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Analysis Of The Babadook

Decent Essays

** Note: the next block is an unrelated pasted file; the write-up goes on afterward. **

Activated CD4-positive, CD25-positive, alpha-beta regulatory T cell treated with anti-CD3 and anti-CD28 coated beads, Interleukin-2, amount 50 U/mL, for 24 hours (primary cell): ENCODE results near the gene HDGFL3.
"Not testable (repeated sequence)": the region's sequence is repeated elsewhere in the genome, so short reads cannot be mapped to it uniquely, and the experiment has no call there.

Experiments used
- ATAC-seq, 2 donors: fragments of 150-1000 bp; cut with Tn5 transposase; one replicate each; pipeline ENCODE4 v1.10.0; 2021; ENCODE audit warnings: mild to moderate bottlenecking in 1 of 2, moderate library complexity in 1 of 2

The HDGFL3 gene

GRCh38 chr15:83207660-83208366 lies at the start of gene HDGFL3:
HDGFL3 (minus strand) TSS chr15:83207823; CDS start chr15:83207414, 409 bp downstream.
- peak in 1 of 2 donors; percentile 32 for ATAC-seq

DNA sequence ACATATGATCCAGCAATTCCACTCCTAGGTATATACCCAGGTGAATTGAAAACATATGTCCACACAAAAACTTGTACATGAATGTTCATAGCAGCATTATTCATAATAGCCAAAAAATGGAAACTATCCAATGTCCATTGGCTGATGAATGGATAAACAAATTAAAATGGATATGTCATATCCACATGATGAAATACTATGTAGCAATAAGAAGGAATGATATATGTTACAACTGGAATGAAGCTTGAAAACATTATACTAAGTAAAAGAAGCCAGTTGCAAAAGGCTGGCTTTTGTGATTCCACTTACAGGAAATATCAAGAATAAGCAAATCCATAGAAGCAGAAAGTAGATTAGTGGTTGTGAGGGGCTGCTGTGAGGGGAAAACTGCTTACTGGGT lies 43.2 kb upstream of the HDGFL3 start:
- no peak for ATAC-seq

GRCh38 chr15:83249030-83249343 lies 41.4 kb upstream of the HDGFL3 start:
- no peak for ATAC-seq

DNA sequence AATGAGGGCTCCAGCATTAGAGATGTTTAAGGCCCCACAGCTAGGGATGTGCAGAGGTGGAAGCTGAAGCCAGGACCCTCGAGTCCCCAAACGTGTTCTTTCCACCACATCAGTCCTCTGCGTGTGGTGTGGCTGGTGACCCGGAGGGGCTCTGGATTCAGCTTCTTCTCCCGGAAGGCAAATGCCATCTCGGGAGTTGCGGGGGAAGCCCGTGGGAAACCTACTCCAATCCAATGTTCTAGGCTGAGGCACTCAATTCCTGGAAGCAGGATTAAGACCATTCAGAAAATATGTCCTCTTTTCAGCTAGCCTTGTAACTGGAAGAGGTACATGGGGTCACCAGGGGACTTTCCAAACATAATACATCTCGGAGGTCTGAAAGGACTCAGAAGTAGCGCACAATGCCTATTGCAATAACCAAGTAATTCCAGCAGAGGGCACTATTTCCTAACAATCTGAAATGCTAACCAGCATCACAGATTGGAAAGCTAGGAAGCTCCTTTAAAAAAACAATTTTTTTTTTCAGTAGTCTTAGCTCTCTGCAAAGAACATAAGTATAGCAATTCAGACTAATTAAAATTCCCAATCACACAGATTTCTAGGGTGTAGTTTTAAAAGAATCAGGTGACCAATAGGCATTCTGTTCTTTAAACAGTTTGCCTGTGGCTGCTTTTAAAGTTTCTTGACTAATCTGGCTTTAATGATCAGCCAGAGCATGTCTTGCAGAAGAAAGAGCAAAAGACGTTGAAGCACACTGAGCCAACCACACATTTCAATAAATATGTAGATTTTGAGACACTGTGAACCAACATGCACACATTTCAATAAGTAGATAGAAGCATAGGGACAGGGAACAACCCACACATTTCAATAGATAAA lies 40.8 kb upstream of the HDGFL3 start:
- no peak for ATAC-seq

Technical Elements Sound Design The sound design in The Babadook offers insight into Amelia’s unraveling mind. The film opens with a close-up of Amelia’s face, establishing the dominance of her perspective. The first scene is a flashback of the car crash. The first few seconds are silent, and the focus is on Amelia’s temporally distorted face. The deafening silence is pierced by a shrill note, followed by distorted screams and an urgent “Mom!” coming as if from another dimension. The screams echo in the mind long after they’re gone. Kent never reveals the visual aftermath of the car crash, but the screams are distorted to sound like crushing metal. The temporal mismatch between the visual and the aural elements of the opening exaggerate Amelia’s detachment from reality that is consistent throughout the film until the final confrontation between Amelia and the Babadook. Ominous music and the relentless buzzing sound trace the development of Amelia’s psychosis. Before Mister Babadook appears and even before Sam discovers the pop-up book, Amelia’s strained façade of calmness is penetrated by her sister’s birthday talk. For Amelia, the mere mention of Sam’s birthday – the actual date or the celebration day – brings up memories of her husband’s passing. This is the trigger that sets her off. This scene also marks the appearance of the foreboding score that acts as the acoustic mirror to Amelia’s emotional and psychological states (Hayward 247). Given that the score is used to
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